Archive for May 2013
We have already seen John Vermilyea’s other building on Granville Street, built four years before this one. In 1893 William Blackmore designed this ornately detailed 3-storey building. We already noted that John Vermilyea was one of the earlier settlers in the area, arriving from Ontario in 1876 and running a farm in Richmond. His family could trace their origins back to Leyden in Holland, but Johannes Vermelje, a brewer, was married in New York City in 1670.
John Cronk Vermilyea was born in Belleview (or Thurlow) in Ontario in around 1829, married quite late in life (he was still living at home with his parents when he was aged 31) and moved to the Vancouver area in 1883 (when he would have been in his 50s). He farmed 600 acres on Lulu Island, growing hay, and then mortgaged the farm to build the Granville Street buildings. But Granville Street developed slowly, and the CPR controlled the prime site further north, so the boom didn’t reach the 800 and 900 blocks until later, after Mr Vermilyea had lost his farm through his inability to make the mortgage payments in 1896. By 1904 MacKay and Almond were running their ice cream business here, as this VPL image shows
J C Vermilyea died in 1913, the year that this building was converted to the Palms Hotel, with design work being carried out by F W Macey, an English architect who was living in Burnaby (and who lost everything that same year when his new house burned down while it was being built). Elsie Savan was the proprietor for a couple of years (before apparently moving to Oregon, being replaced by Mrs M J Skinner). The hotel use continued through to the 1960s, when this image was taken, but in the 1980s the Palms was demolished, although the facade was restored and incorporated into the new Odeon Cinema. Now it’s about to become a stand alone building again, as the cinema has closed and will be restored as three separate buildings.
Image Source: City of Vancouver Archives CVA 780-785
The tallest buildings that were on the 100 block of Keefer Street in the 1960s are still there today. The three storey building next to an old frame dwelling was over 50 years old in the original picture and is now over 100 years old. It was built by the Sam Kee Company in 1912 designed by Kennerley Bryan, and built by R P Forshaw at a cost of $16,000. Initially it was given a permit as apartments/rooms. Sam Kee was essentially a fictional character, the merchant who ran the company was Chang Toy. Today the building houses office space, a change that occurred many years ago as Sam Kee were running their business from here in the 1950s.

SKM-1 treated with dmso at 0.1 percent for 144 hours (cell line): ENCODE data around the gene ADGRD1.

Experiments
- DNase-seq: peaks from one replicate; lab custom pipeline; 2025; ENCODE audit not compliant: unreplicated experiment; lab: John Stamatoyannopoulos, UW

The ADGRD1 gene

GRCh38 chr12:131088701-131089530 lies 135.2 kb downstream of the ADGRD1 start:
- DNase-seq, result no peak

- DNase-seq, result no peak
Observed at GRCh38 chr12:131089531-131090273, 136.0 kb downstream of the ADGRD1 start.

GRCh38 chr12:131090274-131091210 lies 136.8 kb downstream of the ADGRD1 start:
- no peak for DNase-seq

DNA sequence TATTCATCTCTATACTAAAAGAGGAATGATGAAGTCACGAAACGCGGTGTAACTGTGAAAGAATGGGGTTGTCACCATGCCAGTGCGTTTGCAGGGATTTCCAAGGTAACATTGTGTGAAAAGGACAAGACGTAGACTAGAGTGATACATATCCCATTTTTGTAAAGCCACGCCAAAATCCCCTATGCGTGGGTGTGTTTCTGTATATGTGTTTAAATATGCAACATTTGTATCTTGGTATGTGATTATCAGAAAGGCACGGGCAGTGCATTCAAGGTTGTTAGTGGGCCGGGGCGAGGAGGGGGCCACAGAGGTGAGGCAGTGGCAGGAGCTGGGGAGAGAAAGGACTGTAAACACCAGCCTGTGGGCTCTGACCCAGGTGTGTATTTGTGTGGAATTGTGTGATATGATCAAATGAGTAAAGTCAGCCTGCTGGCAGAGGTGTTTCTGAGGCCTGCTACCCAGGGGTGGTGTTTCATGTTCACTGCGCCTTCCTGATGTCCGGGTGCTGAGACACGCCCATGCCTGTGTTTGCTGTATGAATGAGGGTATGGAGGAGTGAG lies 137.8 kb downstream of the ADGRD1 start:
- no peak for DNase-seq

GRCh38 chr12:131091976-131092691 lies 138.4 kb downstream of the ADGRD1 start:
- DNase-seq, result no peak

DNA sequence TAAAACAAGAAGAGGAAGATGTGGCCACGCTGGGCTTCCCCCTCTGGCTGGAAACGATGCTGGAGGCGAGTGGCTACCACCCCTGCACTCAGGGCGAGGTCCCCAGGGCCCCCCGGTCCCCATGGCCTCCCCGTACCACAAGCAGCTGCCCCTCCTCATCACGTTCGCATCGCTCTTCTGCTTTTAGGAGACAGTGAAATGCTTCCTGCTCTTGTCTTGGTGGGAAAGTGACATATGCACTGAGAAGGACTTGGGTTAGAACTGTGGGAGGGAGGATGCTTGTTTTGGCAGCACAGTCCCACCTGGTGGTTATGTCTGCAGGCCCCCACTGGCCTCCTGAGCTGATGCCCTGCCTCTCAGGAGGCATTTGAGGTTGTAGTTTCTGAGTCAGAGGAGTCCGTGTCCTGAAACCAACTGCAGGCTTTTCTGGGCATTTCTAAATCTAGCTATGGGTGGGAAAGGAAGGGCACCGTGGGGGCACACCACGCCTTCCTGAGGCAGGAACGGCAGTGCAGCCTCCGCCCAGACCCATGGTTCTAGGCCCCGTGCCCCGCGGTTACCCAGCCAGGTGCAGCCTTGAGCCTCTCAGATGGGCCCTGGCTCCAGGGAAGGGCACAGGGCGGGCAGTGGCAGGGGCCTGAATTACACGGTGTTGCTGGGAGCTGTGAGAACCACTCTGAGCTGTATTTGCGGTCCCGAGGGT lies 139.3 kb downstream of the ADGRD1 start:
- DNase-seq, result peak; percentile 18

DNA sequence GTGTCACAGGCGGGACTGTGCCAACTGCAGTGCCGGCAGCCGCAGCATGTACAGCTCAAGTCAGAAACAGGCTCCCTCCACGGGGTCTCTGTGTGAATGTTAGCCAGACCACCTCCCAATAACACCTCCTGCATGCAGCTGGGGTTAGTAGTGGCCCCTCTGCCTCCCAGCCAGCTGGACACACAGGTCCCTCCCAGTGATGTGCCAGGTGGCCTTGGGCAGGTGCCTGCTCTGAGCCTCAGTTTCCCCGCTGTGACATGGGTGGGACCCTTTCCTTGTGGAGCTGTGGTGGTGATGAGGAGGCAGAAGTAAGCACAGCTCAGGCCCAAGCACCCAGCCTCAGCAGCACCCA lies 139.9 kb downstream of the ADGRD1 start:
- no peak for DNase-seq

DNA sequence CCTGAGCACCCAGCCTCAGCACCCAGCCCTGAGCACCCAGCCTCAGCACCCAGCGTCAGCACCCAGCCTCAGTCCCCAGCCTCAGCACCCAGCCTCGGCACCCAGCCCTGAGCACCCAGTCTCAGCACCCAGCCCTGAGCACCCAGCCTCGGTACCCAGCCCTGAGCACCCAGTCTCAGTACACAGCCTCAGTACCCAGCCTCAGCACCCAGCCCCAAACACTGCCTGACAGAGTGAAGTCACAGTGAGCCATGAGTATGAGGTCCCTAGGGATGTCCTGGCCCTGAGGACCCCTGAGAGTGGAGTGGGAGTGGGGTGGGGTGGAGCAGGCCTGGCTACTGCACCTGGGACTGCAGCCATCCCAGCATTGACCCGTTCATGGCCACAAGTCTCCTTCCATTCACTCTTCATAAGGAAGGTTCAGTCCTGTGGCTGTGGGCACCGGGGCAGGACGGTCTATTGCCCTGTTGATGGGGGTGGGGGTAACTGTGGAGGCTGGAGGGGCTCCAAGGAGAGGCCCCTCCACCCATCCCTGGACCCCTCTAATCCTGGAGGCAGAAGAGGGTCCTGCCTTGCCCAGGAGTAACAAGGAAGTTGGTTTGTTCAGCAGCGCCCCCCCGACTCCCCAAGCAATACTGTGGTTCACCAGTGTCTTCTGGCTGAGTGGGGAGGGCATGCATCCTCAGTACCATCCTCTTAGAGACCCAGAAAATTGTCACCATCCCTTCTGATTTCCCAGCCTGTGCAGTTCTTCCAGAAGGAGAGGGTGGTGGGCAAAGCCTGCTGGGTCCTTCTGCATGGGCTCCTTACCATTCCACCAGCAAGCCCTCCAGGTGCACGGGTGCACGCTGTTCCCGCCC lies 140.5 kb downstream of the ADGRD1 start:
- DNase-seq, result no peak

Further down the street and slightly older is the four storey $18,000 building built by the Vancouver Gas Co and designed by “Sharpe and Thompson” in 1910 (according to the permit – actually they were Sharp and Thompson). It was used as a warehouse in conjunction with the industrial gas plant built nearby, including storage of equipment. A few years ago it was extensively restored with an additional floor added on the roof. It now houses residential units, although they’re available as short-stay rental, and a new bar/restaurant called The Keefer.
In between is a two storey building that was built at some point after 1912; (we haven’t been able to tell exactly when), and which replaced an earlier brick building designed in 1901 by T E Julian for Hip Tuck Lung Co, one of Chinatown’s legal opium processing companies. It was probably built as stables as by 1914 McFarland & Co, blacksmiths were at this location, and by 1920 two more blacksmiths, Alex Foulds and John MacRitchie were here. From the mid 1920s into the 1940s a horse dealer, Ernest Atkinson, used these premises.
Beyond the Gas Company building Sam Kee and Kee Ling developed a $25,000 office/store designed by Vancouver’s only Chinese architect, W H Chow, in 1914. That’s probably the same building in the 1960s picture, although today the site sits vacant.
The two biggest changes are the revision of the road system to the west (and the addition of street trees, which almost hide the buildings in spring and summer), and the replacement of the Keefer diversion and Marshall Wells warehouses with the Sun Yat Sen Garden, with the International Village residential towers behind.
Image source: City of Vancouver Archives CVA 780-474
We’re got used to gas stations closing over the past few years, but it’s not a new phenomenon. This Standard gas bar was closed nearly 70 years ago. It was also not the first building on the site – in fact it wasn’t even the second. In 1912 the Avenue Theatre replaced two cottages on this site, but in 1935 this Standard Oil gas station was listed in the street directory. Standard Oil of Califonia entered the Canadian market in 1935 when Standard Oil Co. of British Columbia was launched in a two-room suite of the Hotel Vancouver. That same year the company expanded quickly by purchasing local oil distribution companies, acquiring service stations, establishing dealerships, starting a new refinery and acquiring a tanker, the B.C. Standard. Townley and Metheson designed several gas stations for the company in their first year, and this is listed as one of their projects, station #2.
Like the theatre, the gas station didn’t last very long. By 1945 the BC Electric Company had acquired the site for a new sub-station that was named after the company’s President, W G Murrin. The power distributed from Murrin supplied the entire downtown area and for many years there was a smaller adjacent building that fed power to the city’s electric trolley buses.
Image Source: City of Vancouver Archives, photographer Walter E Frost, CVA 447-47